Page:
Gestational diabetes mellitus (GDM) is associated with adverse maternal and perinatal outcomes. Growing evidence suggests mild maternal hyperglycemia is also associated with poor outcomes. Our objective was to assess the association between an abnormal 1-hour 50-gram glucose challenge test (GCT) followed by a normal 3-hour 100-gram glucose tolerance test (GTT) on fetal macrosomia and other adverse outcomes.
Prospective and retrospective studies which the maternal and perinatal impact of an abnormal 50-gram 1-hour glucose challenge test (GCT) followed by a normal 3-hour, 100-g glucose tolerance test (study group) in comparison to patients with a normal GCT (comparison group) were identified using computerized databases. Data were extracted and quantitative analyses were performed.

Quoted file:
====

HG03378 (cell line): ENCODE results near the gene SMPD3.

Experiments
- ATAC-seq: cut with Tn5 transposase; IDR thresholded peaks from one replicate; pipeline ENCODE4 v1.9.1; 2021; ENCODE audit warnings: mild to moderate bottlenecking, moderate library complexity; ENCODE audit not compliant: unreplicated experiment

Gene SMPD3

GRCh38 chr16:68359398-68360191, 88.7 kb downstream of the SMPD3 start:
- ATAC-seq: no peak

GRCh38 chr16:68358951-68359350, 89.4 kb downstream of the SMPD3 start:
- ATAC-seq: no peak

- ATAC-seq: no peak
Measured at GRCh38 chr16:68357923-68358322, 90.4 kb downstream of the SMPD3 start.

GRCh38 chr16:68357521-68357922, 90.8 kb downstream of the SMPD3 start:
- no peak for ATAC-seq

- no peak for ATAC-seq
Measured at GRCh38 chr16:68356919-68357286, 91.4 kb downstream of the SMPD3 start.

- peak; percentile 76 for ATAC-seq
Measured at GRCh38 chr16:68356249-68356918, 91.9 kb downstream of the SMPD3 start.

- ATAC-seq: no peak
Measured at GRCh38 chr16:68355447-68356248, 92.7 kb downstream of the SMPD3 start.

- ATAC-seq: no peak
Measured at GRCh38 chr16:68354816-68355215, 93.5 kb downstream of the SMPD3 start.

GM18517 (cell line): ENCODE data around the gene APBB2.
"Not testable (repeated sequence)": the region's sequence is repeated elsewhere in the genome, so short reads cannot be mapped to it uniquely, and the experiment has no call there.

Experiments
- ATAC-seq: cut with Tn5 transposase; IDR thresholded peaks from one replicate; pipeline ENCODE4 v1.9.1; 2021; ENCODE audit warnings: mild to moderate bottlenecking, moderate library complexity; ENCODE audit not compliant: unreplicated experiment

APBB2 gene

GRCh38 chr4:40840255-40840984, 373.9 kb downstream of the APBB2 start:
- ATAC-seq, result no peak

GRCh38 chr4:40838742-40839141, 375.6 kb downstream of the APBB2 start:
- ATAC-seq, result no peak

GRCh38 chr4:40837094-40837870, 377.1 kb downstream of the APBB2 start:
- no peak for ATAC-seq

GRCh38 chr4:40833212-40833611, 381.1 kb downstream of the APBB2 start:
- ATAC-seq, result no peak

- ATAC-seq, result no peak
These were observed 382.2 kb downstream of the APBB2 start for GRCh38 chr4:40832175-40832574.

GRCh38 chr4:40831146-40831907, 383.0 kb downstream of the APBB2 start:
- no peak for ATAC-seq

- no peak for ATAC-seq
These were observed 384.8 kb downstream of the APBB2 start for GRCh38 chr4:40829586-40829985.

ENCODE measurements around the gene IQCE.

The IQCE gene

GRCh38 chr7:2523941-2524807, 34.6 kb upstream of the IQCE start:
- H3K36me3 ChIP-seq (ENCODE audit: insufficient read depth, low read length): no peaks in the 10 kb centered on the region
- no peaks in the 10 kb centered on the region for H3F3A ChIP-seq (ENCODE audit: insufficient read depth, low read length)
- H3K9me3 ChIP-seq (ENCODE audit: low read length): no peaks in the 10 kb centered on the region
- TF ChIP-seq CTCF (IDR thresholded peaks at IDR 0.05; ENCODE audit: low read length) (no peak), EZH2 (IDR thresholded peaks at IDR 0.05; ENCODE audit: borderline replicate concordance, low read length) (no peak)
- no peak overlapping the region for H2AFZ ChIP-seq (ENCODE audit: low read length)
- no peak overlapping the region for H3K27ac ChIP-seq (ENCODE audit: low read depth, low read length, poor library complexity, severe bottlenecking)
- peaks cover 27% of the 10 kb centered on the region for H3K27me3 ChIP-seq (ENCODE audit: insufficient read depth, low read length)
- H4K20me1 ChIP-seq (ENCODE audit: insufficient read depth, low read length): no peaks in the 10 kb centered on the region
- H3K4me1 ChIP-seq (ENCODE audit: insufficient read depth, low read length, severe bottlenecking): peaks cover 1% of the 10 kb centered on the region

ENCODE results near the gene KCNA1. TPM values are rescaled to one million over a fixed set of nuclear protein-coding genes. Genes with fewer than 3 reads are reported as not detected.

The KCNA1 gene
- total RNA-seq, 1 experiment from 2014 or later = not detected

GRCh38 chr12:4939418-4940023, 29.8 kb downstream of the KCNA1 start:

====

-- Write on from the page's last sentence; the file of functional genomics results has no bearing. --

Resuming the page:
We identified 20 studies comprising 10,001 patients with a normal 3 hour GTT after an abnormal 1-hour GCT (study group) and 58,392 patients with a normal GCT. Patients in the study group had an increased risk of macrosomia (RR 1.71, CI 1.50-1.95), shoulder dystocia (RR 1.51, 95% CI 1.09-2.09), cesarean delivery (RR 1.27, 95% CI 1.19-1.36), and pre-eclampsia (RR 1.52, 95% CI 1.03-2.23). Neonatal birth weight was significantly increased in the study group. The predictive interval for macrosomia indicates that in 95% of future studies, the true effect will range from 1.15-2.5. NICU admission, low Apgar score, hypoglycemia, and respiratory morbidity were not significantly different between groups.
Even in the absence of GDM, patients that fail the GCT test but have a normal GTT are at increased risk of maternal and neonatal morbidity including macrosomia and cesarean delivery.